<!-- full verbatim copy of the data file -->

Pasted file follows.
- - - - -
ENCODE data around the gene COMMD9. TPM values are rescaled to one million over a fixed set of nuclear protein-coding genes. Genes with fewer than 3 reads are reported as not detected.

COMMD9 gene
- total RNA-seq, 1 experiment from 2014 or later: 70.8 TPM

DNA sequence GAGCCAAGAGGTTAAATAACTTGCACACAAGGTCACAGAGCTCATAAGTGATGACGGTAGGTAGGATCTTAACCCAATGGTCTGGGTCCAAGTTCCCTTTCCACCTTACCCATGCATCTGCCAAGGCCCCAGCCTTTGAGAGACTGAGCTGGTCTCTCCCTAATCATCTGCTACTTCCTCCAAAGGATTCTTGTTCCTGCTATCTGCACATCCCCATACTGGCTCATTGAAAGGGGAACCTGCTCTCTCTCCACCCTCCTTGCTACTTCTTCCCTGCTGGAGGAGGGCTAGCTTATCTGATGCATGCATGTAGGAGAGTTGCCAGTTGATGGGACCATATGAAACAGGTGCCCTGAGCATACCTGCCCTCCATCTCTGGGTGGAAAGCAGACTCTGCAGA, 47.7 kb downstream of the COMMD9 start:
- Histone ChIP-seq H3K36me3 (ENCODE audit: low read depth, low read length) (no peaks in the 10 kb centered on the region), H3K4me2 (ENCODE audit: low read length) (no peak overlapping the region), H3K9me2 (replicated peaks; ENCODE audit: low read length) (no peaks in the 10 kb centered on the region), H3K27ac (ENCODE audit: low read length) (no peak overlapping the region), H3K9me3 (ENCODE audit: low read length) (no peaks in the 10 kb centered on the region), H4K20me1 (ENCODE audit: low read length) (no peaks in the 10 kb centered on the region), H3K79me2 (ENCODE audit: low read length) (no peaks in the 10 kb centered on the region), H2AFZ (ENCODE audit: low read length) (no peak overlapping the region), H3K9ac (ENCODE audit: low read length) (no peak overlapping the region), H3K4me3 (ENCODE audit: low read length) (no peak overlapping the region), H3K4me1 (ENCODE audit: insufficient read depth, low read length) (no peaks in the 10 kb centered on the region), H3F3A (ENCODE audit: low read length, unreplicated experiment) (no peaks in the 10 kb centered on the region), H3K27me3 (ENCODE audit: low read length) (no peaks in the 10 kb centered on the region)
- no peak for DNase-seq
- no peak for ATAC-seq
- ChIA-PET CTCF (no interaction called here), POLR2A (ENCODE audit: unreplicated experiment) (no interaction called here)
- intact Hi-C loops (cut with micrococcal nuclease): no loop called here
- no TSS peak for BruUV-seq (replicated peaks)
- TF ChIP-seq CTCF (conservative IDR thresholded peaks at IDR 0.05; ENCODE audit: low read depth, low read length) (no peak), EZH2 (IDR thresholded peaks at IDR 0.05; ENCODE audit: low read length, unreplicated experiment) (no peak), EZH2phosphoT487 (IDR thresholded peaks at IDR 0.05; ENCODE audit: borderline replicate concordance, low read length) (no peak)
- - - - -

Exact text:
ENCODE data around the gene COMMD9. TPM values are rescaled to one million over a fixed set of nuclear protein-coding genes. Genes with fewer than 3 reads are reported as not detected.

COMMD9 gene
- total RNA-seq, 1 experiment from 2014 or later: 70.8 TPM

DNA sequence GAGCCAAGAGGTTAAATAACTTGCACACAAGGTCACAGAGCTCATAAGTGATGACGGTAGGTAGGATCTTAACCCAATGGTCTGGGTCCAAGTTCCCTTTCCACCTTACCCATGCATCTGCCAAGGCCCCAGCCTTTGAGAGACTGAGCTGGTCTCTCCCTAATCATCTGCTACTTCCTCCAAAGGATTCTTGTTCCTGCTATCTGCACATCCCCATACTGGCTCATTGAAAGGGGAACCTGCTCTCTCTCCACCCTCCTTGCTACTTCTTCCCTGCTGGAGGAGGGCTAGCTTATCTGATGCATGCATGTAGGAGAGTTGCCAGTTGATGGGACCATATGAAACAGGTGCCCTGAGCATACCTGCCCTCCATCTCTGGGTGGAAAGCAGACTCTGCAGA, 47.7 kb downstream of the COMMD9 start:
- Histone ChIP-seq H3K36me3 (ENCODE audit: low read depth, low read length) (no peaks in the 10 kb centered on the region), H3K4me2 (ENCODE audit: low read length) (no peak overlapping the region), H3K9me2 (replicated peaks; ENCODE audit: low read length) (no peaks in the 10 kb centered on the region), H3K27ac (ENCODE audit: low read length) (no peak overlapping the region), H3K9me3 (ENCODE audit: low read length) (no peaks in the 10 kb centered on the region), H4K20me1 (ENCODE audit: low read length) (no peaks in the 10 kb centered on the region), H3K79me2 (ENCODE audit: low read length) (no peaks in the 10 kb centered on the region), H2AFZ (ENCODE audit: low read length) (no peak overlapping the region), H3K9ac (ENCODE audit: low read length) (no peak overlapping the region), H3K4me3 (ENCODE audit: low read length) (no peak overlapping the region), H3K4me1 (ENCODE audit: insufficient read depth, low read length) (no peaks in the 10 kb centered on the region), H3F3A (ENCODE audit: low read length, unreplicated experiment) (no peaks in the 10 kb centered on the region), H3K27me3 (ENCODE audit: low read length) (no peaks in the 10 kb centered on the region)
- no peak for DNase-seq
- no peak for ATAC-seq
- ChIA-PET CTCF (no interaction called here), POLR2A (ENCODE audit: unreplicated experiment) (no interaction called here)
- intact Hi-C loops (cut with micrococcal nuclease): no loop called here
- no TSS peak for BruUV-seq (replicated peaks)
- TF ChIP-seq CTCF (conservative IDR thresholded peaks at IDR 0.05; ENCODE audit: low read depth, low read length) (no peak), EZH2 (IDR thresholded peaks at IDR 0.05; ENCODE audit: low read length, unreplicated experiment) (no peak), EZH2phosphoT487 (IDR thresholded peaks at IDR 0.05; ENCODE audit: borderline replicate concordance, low read length) (no peak)